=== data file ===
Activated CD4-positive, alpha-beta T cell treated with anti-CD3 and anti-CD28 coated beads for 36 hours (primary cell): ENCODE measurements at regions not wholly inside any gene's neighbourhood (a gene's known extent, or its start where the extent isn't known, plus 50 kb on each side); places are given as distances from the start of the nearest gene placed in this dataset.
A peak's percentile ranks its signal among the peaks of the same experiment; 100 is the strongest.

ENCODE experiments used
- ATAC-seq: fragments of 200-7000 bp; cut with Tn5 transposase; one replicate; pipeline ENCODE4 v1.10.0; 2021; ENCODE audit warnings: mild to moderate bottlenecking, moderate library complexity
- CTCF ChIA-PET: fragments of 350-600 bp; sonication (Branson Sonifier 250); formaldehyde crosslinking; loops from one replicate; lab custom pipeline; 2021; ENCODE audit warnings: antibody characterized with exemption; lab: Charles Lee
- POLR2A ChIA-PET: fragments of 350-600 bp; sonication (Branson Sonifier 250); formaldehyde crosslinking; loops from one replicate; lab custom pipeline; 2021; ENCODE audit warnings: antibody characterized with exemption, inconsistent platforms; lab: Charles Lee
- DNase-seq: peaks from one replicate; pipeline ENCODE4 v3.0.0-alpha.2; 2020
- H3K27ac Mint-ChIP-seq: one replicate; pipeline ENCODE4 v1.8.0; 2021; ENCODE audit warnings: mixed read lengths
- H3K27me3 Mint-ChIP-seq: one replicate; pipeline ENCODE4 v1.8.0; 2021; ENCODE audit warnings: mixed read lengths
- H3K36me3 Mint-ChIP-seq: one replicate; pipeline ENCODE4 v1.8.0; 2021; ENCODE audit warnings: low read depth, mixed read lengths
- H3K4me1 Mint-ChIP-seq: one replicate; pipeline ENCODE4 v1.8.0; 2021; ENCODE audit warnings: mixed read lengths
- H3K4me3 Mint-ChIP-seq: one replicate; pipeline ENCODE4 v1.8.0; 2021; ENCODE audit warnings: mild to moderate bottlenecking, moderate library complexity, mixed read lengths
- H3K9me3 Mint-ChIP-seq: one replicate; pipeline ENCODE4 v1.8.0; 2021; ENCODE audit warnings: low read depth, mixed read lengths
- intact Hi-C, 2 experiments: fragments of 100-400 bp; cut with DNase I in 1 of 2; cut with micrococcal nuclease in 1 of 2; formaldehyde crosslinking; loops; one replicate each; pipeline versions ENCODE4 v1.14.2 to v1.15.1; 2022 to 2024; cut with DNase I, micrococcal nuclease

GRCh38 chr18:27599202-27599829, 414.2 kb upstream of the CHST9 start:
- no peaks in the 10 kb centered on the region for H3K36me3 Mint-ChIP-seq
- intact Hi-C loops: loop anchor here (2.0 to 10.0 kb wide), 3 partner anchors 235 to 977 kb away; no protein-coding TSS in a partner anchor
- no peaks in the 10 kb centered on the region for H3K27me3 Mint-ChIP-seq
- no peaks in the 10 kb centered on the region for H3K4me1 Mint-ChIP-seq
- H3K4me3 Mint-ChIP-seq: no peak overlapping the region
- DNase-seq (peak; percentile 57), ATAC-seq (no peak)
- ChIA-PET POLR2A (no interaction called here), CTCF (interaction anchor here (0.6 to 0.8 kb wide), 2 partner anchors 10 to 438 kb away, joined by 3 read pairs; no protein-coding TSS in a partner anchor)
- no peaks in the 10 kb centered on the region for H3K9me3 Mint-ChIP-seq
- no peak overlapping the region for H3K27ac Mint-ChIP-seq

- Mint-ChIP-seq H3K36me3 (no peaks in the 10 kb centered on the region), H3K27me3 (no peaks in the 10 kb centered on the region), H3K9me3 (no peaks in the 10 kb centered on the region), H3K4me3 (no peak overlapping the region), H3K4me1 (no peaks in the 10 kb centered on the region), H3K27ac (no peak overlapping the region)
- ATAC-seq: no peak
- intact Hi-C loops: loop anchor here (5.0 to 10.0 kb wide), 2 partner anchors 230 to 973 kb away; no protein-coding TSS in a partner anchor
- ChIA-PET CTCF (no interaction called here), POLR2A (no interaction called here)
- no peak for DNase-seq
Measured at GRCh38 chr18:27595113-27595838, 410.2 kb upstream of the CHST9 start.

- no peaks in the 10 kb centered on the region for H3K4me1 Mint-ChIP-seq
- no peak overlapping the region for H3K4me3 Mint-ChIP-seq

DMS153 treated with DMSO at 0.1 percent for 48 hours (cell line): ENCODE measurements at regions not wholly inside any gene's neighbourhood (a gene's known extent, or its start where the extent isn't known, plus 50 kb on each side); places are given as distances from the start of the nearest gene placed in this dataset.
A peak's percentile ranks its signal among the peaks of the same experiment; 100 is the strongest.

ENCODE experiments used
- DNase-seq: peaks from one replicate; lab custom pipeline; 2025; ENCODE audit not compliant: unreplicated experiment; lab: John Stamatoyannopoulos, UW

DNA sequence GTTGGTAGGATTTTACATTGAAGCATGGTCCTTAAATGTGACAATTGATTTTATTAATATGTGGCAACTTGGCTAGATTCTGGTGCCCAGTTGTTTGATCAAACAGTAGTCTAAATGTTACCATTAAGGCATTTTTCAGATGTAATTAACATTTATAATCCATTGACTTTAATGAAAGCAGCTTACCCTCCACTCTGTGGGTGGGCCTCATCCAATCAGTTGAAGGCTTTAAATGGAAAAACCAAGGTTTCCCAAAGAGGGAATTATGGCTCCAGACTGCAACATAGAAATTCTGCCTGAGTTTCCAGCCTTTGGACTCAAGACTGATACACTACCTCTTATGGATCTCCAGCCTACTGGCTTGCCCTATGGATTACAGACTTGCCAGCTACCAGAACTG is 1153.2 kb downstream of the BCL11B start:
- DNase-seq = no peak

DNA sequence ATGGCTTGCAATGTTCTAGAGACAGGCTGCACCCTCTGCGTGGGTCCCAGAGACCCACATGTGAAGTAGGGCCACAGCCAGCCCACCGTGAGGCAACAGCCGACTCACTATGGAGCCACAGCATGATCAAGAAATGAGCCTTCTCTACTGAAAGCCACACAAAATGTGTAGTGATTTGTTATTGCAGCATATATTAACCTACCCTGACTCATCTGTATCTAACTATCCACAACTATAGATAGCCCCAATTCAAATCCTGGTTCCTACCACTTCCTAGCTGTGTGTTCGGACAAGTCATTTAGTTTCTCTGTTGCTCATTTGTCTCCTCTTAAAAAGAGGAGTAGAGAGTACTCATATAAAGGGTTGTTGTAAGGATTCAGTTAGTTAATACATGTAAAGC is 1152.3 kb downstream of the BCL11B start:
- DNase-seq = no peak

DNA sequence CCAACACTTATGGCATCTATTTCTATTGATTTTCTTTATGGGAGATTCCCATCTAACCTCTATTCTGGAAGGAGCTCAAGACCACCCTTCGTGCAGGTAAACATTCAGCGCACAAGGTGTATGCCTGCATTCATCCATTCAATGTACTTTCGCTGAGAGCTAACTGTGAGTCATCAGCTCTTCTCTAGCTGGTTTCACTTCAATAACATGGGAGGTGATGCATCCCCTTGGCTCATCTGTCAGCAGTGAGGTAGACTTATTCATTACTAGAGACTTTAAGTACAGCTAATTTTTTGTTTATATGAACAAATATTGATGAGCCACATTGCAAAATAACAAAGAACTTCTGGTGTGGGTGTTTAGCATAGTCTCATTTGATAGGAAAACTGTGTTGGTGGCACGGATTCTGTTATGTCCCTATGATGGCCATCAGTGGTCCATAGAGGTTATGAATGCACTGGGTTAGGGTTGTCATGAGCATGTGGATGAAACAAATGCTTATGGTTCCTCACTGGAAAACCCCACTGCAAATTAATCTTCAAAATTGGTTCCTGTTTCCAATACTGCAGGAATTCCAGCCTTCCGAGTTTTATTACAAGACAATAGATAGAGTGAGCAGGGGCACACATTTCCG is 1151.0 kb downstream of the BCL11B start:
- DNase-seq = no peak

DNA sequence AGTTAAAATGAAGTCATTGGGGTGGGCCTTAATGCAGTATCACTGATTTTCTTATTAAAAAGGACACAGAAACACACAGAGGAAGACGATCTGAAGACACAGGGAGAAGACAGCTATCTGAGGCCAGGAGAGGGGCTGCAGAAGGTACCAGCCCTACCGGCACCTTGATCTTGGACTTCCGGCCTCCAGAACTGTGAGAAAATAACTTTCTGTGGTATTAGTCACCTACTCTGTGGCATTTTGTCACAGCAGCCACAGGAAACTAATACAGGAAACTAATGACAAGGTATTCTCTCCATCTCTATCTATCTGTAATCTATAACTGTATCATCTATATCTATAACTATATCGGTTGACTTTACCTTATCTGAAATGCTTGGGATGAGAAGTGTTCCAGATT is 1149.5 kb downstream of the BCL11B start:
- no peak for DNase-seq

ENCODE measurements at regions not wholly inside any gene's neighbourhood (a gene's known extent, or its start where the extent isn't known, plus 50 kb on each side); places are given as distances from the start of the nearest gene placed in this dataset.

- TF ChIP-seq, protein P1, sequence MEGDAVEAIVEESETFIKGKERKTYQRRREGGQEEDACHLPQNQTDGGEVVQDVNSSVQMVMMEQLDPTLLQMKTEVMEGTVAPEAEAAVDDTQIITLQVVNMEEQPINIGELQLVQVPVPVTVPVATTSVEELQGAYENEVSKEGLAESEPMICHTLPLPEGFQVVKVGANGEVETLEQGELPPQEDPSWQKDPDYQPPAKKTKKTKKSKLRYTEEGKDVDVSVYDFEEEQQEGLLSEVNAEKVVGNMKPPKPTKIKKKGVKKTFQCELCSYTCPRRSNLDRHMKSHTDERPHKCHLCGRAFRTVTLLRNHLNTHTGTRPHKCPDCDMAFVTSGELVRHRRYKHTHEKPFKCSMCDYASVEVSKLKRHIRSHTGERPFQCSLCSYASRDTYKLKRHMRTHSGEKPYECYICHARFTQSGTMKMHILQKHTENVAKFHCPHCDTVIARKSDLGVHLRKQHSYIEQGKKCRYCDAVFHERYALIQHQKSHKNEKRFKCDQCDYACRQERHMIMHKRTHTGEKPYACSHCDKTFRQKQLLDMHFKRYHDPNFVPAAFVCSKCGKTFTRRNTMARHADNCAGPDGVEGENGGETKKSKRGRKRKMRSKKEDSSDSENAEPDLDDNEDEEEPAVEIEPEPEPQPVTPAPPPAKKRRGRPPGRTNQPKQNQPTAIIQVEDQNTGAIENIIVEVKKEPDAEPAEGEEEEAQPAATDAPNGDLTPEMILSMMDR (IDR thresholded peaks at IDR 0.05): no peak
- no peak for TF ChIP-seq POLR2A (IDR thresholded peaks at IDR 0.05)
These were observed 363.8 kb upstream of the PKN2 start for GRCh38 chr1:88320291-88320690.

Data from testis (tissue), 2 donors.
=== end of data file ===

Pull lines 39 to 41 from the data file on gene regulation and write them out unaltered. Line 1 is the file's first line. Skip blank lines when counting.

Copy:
DNA sequence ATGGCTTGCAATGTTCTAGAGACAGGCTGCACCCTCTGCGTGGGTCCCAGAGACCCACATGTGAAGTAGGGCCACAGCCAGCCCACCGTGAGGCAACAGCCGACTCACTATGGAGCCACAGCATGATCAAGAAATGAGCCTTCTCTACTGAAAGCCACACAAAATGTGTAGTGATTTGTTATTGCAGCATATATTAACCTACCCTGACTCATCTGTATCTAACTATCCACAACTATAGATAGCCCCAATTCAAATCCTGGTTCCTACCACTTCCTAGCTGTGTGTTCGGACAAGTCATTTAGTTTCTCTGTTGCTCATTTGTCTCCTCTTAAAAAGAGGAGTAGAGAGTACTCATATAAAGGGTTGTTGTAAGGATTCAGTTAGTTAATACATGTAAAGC is 1152.3 kb downstream of the BCL11B start:
- DNase-seq = no peak

DNA sequence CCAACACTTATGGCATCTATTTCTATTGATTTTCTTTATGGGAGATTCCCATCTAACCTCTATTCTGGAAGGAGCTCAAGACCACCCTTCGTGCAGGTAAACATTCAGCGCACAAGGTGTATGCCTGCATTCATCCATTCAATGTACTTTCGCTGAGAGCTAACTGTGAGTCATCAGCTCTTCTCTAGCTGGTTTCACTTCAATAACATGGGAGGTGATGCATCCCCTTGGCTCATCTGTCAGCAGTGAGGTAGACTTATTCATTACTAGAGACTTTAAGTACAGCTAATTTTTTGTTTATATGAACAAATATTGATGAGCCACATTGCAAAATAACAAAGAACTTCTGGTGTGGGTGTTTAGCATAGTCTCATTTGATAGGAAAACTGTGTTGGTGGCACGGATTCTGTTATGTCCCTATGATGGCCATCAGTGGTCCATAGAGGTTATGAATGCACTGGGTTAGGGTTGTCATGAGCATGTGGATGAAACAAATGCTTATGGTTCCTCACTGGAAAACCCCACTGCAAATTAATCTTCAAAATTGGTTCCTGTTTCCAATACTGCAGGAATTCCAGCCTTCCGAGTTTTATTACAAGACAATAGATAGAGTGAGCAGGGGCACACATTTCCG is 1151.0 kb downstream of the BCL11B start: